Hedge against uncertainty: Gold exports are poised to sustain extractive sectors through the Covid-19-induced commodities slump


The outbreak of Covid-19 in the first half of 2020 took an economic toll on countries around the world, with each experiencing the effects slightly differently. In Papua New Guinea the pandemic placed the country’s foreign exchange (forex) reserves under renewed pressure; PNG’s forex flows are primarily linked to commodity markets, many of which entered negative territory when the pandemic took hold.

In 2019 extractive industries were responsible for approximately 94% of the country’s exports, mostly stemming from liquefied natural gas (LNG) and gold. However, while global energy markets tumbled when factories shuttered and the majority of travel ground to a halt due to the Covid-19 pandemic, gold was one of the few global commodities to maintain its value since the start of the pandemic.

Forex Needs

The issue of forex reserve levels dates back to 2014, when the country’s central bank, Bank of Papua New Guinea (BPNG), imposed a trading band for the kina. This was an effort to prevent further slides in value caused by the completion of the construction phase of the $19bn PNG LNG project, alongside a slump in commodity prices. Forex shortages were later further compounded by the need for PNG LNG project partners to begin paying back loans used for the development phase. However, the situation seemed to be improving before the Covid-19 outbreak, thanks to the combination of a maiden $500bn sovereign bond issuance in 2018, concessional loans from development banks and bilateral partners, improved performance in extractive exports, and targeted interventions by the central bank.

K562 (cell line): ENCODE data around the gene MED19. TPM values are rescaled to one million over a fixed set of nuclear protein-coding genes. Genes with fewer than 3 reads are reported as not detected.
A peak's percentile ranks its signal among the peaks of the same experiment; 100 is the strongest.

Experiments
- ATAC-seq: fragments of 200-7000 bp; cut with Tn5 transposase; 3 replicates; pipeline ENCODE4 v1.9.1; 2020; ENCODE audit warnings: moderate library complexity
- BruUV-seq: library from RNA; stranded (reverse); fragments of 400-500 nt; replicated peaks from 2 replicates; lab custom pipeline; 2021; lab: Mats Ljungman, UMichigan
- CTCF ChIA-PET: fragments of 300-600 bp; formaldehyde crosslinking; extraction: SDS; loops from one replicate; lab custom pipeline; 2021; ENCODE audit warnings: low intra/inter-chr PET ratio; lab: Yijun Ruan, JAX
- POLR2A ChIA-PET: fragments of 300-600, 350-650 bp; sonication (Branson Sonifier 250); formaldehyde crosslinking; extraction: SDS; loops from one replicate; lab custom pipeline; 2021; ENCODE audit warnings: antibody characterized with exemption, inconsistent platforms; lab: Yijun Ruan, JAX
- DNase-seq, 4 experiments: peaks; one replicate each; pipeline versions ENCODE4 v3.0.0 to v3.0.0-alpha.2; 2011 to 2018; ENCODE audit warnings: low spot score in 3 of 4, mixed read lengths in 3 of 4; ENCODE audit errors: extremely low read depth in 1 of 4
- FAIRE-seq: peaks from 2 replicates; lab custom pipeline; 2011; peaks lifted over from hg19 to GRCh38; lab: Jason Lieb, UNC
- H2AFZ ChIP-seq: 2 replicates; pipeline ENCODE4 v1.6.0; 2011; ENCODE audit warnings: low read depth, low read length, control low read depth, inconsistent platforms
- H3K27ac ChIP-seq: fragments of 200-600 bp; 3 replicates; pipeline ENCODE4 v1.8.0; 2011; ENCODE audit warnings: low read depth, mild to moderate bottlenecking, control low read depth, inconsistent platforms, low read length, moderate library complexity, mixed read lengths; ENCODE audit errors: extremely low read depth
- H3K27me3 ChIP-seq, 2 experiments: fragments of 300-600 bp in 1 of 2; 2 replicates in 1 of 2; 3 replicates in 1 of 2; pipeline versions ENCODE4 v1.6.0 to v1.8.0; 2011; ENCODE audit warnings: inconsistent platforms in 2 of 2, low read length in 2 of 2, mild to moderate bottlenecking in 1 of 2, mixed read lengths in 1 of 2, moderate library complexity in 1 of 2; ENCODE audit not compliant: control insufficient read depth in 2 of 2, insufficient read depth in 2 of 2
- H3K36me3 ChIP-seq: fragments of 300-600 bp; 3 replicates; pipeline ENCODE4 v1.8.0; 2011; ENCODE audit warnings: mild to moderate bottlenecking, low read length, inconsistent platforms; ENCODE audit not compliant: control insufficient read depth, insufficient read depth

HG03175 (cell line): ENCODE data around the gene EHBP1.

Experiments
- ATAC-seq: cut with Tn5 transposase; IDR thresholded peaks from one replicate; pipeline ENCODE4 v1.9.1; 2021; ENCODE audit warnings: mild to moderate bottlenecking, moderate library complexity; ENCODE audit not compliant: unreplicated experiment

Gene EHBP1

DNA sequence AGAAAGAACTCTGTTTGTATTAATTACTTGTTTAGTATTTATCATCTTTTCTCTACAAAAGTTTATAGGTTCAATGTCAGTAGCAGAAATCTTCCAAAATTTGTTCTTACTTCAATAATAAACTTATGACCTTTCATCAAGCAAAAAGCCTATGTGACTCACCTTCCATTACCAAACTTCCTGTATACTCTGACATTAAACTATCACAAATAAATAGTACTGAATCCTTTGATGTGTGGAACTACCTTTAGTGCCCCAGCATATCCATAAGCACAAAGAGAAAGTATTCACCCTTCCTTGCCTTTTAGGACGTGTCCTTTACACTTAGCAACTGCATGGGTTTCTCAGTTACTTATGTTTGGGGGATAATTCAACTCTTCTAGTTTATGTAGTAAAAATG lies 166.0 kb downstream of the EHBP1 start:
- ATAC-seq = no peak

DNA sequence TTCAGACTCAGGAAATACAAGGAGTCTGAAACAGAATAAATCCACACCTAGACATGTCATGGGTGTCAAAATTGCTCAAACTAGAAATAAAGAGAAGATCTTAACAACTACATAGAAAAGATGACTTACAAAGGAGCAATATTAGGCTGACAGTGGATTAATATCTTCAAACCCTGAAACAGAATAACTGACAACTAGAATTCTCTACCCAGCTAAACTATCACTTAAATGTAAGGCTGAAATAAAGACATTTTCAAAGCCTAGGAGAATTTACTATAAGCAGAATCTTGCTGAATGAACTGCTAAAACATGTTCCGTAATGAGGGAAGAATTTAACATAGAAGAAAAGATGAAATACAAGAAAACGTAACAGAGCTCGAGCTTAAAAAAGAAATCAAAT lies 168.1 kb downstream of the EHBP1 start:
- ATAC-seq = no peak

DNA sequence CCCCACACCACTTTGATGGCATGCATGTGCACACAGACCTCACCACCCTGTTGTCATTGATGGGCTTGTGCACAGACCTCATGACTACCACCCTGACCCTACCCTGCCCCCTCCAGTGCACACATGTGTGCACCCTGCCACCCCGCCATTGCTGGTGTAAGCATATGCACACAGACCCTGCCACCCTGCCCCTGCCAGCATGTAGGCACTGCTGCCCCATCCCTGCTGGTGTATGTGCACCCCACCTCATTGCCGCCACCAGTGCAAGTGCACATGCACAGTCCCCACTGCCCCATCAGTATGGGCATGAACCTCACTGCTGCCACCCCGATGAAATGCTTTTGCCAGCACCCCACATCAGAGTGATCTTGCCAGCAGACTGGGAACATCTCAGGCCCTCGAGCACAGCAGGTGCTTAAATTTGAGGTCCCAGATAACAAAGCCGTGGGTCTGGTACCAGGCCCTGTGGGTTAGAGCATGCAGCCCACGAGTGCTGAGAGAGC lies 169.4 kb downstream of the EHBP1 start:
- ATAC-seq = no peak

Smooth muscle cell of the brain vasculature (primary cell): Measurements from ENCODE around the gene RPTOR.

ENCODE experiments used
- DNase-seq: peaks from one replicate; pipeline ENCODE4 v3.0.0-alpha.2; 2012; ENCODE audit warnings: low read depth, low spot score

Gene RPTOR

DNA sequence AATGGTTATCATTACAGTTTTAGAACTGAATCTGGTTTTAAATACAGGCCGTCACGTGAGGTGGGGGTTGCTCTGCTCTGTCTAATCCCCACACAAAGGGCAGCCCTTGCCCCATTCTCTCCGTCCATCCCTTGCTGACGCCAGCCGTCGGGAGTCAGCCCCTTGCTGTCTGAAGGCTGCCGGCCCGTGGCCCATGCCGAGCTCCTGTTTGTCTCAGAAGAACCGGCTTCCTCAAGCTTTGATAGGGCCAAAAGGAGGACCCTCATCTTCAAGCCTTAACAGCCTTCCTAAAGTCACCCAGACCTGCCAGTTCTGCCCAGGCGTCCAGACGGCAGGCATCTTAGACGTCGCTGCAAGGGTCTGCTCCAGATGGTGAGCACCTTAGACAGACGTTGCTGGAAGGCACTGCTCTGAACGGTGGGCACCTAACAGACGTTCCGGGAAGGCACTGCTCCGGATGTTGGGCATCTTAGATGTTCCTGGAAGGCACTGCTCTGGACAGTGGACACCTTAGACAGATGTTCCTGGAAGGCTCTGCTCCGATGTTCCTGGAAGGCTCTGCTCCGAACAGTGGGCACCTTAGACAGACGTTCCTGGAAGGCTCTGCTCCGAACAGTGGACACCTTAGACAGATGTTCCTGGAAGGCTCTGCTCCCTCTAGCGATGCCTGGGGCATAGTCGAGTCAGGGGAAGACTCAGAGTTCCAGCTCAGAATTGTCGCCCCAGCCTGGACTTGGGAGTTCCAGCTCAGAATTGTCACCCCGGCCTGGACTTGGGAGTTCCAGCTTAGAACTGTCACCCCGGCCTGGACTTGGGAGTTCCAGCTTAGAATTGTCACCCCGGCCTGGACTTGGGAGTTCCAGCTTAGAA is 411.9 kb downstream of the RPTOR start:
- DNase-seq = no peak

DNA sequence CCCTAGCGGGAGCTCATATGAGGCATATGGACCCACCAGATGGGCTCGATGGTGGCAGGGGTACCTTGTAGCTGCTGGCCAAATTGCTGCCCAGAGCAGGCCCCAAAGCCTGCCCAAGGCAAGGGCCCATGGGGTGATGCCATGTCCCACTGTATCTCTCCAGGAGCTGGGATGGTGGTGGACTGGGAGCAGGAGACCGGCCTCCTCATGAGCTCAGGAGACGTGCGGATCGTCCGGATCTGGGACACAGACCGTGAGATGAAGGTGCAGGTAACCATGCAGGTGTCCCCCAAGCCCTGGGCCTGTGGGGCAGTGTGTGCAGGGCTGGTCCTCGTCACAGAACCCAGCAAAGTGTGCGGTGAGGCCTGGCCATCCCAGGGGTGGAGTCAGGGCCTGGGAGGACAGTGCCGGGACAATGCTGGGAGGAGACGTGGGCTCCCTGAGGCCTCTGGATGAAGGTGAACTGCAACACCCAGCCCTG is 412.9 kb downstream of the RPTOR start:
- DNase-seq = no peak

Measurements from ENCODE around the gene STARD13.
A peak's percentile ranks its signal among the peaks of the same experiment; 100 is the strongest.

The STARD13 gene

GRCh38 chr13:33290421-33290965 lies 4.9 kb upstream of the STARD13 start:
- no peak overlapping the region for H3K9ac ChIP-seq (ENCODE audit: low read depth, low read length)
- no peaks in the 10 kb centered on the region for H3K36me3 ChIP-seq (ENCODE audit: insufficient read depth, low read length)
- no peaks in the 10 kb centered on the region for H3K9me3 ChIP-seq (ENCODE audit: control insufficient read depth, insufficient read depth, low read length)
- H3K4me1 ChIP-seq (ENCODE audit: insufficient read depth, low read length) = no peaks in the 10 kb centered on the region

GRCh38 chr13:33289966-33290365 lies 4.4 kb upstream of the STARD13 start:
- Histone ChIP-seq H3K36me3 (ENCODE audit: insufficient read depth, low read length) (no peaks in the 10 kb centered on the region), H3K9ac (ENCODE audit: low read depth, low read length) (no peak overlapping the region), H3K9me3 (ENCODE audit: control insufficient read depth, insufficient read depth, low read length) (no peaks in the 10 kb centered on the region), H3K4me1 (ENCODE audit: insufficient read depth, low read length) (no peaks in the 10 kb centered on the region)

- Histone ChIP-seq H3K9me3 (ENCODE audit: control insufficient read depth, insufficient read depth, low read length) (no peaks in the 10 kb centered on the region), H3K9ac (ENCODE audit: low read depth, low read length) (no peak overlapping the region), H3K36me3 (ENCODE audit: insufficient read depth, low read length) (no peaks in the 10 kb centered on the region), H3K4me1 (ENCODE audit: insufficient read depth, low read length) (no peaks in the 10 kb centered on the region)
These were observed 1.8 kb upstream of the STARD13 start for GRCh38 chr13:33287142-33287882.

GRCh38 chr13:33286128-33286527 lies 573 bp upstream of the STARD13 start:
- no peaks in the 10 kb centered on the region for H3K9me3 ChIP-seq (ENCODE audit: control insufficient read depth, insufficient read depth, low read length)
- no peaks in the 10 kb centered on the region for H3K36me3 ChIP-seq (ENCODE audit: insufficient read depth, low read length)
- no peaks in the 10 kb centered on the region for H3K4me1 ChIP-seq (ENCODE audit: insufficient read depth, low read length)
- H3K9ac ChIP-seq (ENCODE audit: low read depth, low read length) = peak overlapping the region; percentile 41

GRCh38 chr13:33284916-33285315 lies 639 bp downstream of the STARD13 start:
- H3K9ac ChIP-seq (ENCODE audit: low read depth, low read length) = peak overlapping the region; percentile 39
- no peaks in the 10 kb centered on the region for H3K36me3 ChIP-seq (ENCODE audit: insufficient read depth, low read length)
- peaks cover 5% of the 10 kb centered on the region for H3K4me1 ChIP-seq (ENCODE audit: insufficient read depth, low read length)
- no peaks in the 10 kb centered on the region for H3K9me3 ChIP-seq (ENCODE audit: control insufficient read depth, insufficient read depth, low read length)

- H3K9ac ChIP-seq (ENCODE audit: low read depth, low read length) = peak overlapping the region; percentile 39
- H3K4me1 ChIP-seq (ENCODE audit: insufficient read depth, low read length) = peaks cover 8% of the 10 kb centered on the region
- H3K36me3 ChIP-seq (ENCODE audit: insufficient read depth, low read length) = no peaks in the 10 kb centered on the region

Speaking to local media in mid-April 2020, Loi Bakani, the governor of BPNG, said the country had around PGK6.9bn ($2bn) in forex reserves, equivalent to 9.3 months of non-mining import cover and 5.4 months of total import cover. He added that BPNG would intervene in the forex market to ensure health care institutions and related businesses involved in fighting Covid-19 could meet their import needs. Some analysts believe the country may need to broaden its options for maintaining forex supplies if the downturn persists over a prolonged period.

“Through various state-owned enterprises, PNG has built up large forex balances that are held overseas,” Deepak Gupta, executive general manager of business partners and wealth at Kina Bank, told OBG. “It would be worthwhile to consider bringing them back onshore as part of the forex toolkit, to be used should conditions worsen or extend for a longer period.”

Golden Lining

Gold has long been seen as a safe option for investors looking to hedge against uncertainty in equity and currency markets, thus there is some hope that PNG’s plentiful gold mining reserves could partly offset declines in other commodity exports. PNG is the world’s 14th-largest gold producer, and the precious metal accounted for almost 77% of the mining sector’s export revenue in the first half of 2019. Major active mines include Lihir, OK Tedi and Porgera. While the price of copper, PNG’s second-most-valuable mining export product, fell significantly in December 2019, gold prices steadily rose above $1700 per oz in the first quarter of 2020. In April 2020 Bank of America projected the price could go as high as $3000 per oz by the end of 2021.

Mining companies have maintained operations in PNG despite the Covid-19 disruption in the first quarter of 2020, with the implementation of new hygiene and social-distancing measures as well as the preparation of medical response facilities. Mining industry leaders have remained hopeful that the increases in gold revenue will be able to offset declines in copper through 2020. “Assuming Covid-19 does not cause production to be shut down, I expect that forex inflows from mining should not change significantly in 2020, given the balance of PNG’s gold and copper production,” Peter Graham, chairman and acting managing director of Kumul Minerals Holdings, told OBG.